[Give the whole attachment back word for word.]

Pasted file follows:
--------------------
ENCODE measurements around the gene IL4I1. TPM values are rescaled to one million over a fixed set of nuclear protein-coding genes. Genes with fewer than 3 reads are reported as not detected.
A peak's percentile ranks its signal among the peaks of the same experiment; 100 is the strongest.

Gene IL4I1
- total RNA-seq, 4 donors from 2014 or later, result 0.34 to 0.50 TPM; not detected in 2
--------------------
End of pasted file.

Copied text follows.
ENCODE measurements around the gene IL4I1. TPM values are rescaled to one million over a fixed set of nuclear protein-coding genes. Genes with fewer than 3 reads are reported as not detected.
A peak's percentile ranks its signal among the peaks of the same experiment; 100 is the strongest.

Gene IL4I1
- total RNA-seq, 4 donors from 2014 or later, result 0.34 to 0.50 TPM; not detected in 2